Pitt’s performance also helps anchor the movie in a recognizable reality.  Gerry’s background in various hotspots makes it credible that he knows how to work his way through a collapsing world without making him seem like an unbelievable bad-ass, and since he only went on the mission because his family would be kicked off the ship if he didn’t, it makes him a reluctant hero we can relate to.

Unfortunately, the movie lets down a bit in the last act when we go from the large scale segments in places like Jerusalem to Gerry playing a cat-and-mouse game in a laboratory complex that’s infested with zombies.  It’s a tense segment, but it’s anti-climatic after we’ve seen wholesale carnage around the globe.  Reducing the ending to just Gerry and a few others in a confined space feels much less ambitious than the rest of the film, and I wonder if the extra filming had to limit the scope for time and money reasons.  It’s also odd that the zombies can suddenly tell that any random noise is made by living people and not the undead when they’re bumping into walls and squawking all over the building.

While it’s still disappointing to not get a more faithful version of the book with its comprehensive view of a world at war with zombies, this is still an entertaining action horror movie that gives at least some flavor of what that fight would look like.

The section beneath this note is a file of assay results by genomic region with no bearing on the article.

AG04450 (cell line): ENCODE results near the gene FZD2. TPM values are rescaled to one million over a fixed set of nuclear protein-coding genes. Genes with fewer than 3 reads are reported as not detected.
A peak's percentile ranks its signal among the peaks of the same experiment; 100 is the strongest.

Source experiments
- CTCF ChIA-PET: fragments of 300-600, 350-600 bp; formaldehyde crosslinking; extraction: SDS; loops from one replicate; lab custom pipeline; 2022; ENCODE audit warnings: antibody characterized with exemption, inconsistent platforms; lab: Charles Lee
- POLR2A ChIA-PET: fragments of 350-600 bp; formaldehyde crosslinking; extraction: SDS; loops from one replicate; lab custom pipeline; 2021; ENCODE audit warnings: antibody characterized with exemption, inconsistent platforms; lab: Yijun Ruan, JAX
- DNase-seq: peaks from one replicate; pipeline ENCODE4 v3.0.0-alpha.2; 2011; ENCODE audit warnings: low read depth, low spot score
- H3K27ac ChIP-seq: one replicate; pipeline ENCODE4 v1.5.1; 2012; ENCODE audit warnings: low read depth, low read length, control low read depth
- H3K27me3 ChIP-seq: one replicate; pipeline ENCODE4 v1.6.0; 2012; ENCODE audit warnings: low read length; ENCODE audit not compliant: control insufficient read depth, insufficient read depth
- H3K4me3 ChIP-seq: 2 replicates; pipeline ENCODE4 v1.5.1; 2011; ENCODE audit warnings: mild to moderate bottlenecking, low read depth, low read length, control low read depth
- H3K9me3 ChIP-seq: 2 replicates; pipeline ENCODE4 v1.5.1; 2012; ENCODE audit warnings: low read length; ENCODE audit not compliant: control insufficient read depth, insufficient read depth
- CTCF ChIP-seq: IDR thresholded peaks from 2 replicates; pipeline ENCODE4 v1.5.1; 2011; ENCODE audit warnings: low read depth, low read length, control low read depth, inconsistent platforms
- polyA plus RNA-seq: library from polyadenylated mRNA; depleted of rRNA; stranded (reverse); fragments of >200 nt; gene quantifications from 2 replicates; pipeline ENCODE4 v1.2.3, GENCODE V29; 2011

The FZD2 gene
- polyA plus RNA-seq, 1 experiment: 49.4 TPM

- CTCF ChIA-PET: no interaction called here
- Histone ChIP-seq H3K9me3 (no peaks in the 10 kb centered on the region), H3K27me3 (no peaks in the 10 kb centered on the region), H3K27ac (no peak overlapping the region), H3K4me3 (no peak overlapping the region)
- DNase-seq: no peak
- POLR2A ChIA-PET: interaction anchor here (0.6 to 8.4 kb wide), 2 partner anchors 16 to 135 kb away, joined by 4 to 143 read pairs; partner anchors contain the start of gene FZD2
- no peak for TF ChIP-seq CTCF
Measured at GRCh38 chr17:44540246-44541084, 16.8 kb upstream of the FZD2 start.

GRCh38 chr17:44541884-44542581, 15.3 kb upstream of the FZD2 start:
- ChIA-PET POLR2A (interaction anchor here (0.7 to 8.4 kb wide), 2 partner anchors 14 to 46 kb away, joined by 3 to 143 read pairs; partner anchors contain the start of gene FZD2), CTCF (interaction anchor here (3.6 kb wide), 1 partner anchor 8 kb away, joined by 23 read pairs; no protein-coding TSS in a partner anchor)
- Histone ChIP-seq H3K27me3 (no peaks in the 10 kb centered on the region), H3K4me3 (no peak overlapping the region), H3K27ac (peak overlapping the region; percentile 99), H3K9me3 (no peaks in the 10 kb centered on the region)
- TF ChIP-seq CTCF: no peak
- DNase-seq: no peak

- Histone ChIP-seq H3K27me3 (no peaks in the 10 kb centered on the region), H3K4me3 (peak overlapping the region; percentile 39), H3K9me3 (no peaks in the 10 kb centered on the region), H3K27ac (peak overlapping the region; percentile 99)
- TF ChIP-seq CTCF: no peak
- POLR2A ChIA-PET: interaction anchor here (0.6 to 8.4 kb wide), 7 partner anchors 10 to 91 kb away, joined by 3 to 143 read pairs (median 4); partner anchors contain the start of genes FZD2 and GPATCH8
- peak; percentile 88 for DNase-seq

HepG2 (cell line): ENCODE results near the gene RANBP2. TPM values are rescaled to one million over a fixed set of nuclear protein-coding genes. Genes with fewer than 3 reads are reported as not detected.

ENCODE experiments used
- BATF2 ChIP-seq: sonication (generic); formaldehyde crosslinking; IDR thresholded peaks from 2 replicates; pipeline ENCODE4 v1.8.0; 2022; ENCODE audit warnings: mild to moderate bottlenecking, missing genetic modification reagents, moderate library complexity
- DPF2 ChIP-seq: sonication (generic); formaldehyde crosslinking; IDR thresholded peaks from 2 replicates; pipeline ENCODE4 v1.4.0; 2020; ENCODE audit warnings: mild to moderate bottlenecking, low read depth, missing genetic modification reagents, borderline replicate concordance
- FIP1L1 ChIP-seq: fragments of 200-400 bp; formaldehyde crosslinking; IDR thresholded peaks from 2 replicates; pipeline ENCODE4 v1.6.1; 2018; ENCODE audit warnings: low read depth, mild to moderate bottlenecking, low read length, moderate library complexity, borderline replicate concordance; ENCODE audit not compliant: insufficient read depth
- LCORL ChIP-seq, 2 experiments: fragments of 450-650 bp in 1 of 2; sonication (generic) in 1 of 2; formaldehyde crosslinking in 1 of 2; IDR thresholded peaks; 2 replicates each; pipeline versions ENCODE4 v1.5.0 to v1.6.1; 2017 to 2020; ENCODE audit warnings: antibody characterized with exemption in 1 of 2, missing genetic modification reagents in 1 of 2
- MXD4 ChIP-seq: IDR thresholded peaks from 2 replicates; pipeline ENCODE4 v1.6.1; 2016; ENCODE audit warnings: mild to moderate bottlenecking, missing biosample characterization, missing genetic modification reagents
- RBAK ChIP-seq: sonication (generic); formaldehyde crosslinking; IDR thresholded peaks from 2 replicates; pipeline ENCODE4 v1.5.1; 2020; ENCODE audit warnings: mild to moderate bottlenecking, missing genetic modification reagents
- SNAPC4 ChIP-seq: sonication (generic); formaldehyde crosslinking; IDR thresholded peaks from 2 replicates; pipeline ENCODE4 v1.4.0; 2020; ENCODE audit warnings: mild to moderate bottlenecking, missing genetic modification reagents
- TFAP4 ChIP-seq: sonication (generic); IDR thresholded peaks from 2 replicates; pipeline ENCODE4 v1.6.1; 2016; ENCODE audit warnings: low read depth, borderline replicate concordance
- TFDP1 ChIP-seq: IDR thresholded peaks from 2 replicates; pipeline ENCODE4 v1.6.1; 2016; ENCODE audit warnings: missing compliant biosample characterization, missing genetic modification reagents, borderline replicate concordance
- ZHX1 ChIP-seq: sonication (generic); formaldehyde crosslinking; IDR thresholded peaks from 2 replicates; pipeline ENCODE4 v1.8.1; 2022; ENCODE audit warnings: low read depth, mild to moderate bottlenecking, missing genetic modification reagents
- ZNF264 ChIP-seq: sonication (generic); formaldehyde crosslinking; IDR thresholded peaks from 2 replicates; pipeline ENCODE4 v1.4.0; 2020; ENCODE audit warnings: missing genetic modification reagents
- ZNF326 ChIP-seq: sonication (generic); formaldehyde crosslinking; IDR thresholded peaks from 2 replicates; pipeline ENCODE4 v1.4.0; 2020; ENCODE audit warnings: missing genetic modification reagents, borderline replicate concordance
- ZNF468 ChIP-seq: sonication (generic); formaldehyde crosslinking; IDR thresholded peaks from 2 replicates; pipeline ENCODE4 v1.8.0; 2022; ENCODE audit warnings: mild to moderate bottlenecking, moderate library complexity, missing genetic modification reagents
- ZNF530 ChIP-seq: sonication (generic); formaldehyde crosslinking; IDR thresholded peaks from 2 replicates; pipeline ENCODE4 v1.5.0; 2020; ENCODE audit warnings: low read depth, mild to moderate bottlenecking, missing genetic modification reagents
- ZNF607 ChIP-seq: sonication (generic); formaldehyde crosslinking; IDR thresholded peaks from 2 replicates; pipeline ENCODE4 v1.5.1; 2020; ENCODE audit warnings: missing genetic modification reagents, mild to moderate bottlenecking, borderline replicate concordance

Meet the Shelf Inflicted Staff - Amanda

Today's guest is the notorious book pimp, Amanda.  She also posts at This Insignificant Cinder

How did you discover Goodreads?
Oddly enough, through My Space. I was trying to find something that would display what I was reading on my profile and stumbled upon Goodreads. The rest (including My Space) is history.

What have been your most memorable Goodreads experiences?
The positives have been e-mails from authors thanking me for my reviews, as well as bantering and biblio-bonding with the ragtag band of misfits who eventually became the Shelf Inflicted staff. The negatives have been the trolls, who are apparently legion and skulking in the dark reaches of cyberspace, just waiting for someone to take a poke at Orson Scott Card. On the plus side, it’s fun to verbally swat at them.

Name one reviewer not in the Forbes 25 that people should be aware of.
If you’re looking for insightful and honest reviews about science fiction and urban fantasy, Carol’s your gal. I love how she breaks a story down and thoughtfully evaluates the positives and the negatives. She calls them as she sees them, with no apologies. I’ve dodged many a bad book because of her and discovered many a treasure.

What was your initial reaction to Amazon buying Goodreads?
I believe my initial reaction was, “Holy shit snacks!!!" . . . and then I went back to reading my book. I’m not as anti-Amazon as a lot of people, but I do have concerns with how my data is used and censorship/creative control of my reviews. However, so far, so good.

How many books do you own?
Roughly 1,000, give or take a few tucked away into nooks and crannies I've forgotten about. Fortunately, I'm married to a man of many talents--among them being the ability to build sturdy, kick ass bookshelves to my specifications.

Who is your favorite author?
For fantasy, Neil Gaiman. For modern literature, Tim O'Brien. For all time, Ernest Hemingway (with apologies to Stephanie).